Though we often tout healthy eating and regular exercise as the cornerstones of good health, even the healthiest of people are not immune to the leading cause of death in men and women in the U.S. And although rare, it is worth noting that rigorous exercise could elevate the risk of heart attack in people who may be at risk.
According to the American Heart Association, even when the warning signs are there, they're often mistaken for something else, which is what happened to 37-year-old Alex Small. He told CNN he did not realize he was having a heart attack, but rather thought he had pulled a muscle while working out. After all, he explains, he considers himself an avid runner and athlete, so a heart attack was the furthest thing from his mind.
Although Small's doctors aren't convinced there is a link between his rigorous exercise and his heart attack, they do acknowledge that he may be one out of 1,000 people who may have a higher risk by performing high-intensity workouts.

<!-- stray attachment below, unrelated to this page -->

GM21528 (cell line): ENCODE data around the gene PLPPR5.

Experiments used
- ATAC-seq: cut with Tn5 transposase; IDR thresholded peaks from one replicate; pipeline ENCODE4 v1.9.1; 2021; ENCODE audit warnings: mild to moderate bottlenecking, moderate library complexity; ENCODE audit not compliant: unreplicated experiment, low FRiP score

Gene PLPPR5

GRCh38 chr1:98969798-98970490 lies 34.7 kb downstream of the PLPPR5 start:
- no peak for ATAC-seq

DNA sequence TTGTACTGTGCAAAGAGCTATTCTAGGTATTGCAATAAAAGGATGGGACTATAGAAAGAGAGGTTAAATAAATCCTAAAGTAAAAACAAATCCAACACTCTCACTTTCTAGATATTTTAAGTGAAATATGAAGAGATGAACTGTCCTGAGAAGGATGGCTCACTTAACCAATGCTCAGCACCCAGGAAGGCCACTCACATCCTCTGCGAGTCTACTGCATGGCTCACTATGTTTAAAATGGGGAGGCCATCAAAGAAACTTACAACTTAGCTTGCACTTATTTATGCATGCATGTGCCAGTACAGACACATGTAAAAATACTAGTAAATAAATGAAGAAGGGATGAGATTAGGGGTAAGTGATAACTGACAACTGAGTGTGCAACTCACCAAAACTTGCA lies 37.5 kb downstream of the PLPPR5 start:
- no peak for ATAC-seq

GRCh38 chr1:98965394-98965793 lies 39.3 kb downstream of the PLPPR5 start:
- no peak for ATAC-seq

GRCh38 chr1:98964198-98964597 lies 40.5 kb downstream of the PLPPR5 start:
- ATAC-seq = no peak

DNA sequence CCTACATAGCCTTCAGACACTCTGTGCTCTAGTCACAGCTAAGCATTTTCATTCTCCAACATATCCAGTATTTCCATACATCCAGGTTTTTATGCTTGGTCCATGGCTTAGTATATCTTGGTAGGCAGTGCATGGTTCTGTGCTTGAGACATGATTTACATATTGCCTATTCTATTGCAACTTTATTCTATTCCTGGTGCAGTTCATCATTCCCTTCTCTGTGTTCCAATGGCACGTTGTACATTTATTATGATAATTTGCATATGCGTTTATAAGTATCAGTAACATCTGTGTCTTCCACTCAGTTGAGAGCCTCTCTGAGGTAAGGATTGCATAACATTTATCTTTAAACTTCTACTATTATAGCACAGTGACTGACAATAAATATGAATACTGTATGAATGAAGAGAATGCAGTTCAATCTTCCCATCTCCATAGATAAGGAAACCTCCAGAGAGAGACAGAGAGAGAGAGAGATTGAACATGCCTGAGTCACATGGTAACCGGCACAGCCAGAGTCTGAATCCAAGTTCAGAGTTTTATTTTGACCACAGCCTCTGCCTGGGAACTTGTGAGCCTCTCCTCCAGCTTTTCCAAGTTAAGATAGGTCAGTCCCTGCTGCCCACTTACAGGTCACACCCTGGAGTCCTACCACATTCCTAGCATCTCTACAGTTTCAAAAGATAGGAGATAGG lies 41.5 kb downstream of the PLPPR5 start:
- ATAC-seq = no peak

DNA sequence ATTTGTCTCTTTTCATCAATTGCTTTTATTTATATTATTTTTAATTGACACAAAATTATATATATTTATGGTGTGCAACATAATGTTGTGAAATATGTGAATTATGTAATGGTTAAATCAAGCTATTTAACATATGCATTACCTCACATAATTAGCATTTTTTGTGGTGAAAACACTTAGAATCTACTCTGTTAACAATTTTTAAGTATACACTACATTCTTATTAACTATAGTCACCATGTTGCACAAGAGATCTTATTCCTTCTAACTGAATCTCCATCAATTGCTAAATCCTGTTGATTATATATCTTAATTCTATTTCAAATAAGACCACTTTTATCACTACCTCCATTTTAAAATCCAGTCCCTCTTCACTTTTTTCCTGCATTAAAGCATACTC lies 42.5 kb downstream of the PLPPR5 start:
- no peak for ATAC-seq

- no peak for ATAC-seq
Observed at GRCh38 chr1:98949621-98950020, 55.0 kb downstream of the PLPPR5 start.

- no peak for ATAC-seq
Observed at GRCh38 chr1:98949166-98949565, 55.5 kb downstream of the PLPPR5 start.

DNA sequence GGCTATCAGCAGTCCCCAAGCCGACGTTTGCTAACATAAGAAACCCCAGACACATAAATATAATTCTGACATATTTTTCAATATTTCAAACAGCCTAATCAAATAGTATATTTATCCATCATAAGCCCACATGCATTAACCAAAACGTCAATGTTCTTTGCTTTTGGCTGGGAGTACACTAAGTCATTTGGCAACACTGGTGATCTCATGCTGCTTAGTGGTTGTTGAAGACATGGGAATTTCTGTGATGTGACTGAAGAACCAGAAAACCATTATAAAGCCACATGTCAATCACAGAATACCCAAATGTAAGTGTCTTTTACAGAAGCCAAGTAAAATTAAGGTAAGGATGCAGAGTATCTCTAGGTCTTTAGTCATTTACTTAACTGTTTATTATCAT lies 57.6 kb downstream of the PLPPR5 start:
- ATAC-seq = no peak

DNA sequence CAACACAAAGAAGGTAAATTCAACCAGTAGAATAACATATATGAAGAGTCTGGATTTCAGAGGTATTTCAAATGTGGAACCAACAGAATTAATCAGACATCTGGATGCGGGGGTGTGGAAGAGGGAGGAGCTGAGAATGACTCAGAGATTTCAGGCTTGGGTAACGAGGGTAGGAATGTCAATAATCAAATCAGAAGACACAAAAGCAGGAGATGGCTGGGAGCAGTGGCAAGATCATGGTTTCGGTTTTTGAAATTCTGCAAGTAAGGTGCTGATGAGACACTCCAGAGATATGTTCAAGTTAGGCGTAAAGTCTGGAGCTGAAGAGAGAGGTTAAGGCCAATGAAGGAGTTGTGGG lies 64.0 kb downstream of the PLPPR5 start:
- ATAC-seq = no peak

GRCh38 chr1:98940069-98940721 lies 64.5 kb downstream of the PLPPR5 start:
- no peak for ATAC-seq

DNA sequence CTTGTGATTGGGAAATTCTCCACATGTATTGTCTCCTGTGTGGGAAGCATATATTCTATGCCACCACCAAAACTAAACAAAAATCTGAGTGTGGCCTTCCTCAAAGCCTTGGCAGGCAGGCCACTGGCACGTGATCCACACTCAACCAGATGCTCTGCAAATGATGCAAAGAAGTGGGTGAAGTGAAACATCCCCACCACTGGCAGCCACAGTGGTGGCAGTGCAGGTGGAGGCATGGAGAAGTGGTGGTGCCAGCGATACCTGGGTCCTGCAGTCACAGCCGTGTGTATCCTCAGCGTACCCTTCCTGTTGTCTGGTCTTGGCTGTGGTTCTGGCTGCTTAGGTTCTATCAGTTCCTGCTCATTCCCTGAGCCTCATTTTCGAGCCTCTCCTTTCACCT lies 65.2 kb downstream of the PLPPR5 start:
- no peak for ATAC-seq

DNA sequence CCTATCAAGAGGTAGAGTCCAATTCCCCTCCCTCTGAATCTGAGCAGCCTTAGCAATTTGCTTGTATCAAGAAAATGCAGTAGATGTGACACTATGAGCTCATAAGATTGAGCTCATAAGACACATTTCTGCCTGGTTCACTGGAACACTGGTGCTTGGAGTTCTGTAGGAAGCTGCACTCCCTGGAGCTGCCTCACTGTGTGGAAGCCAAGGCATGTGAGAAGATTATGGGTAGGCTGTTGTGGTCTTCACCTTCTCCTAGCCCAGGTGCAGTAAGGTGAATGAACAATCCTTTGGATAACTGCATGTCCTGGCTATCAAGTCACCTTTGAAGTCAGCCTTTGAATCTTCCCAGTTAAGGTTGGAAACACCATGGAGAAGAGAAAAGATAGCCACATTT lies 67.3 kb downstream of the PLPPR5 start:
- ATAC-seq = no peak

Though the benefits of exercise far outweigh the risks when it comes to heart health, experts say the risk is elevated when a person is engaged in rigorous exercise. It's often a fatal event triggered by "out-of-control arrhythmia" which causes the heart to stop beating. The majority of exercise-related cardiac arrests occur in people 35 years and older —specifically men — who already have heart disease whether they know it or not. The risk is even higher for men 45 and older, and for women 55 and older.
“Exercise is not a vaccine against heart disease,” Michael Joyner, an exercise physiologist at Mayo Clinic, in Rochester, Minn. told the Wall Street Journal.
Another worry is that heart disease often goes undetected, which is why risk factors such as high blood pressure and high cholesterol shouldn't be ignored. The risks are much greater for sedentary people who suddenly decide to become fit, and begin with a high-intensity workout to do so.
Those who resolve to get fit in their 50s, 40s, and even 30s should do so cautiously, and consult with a doctor before starting regular high-intensity workouts, especially if there is a personal history of high cholesterol, diabetes, and family history of heart disease.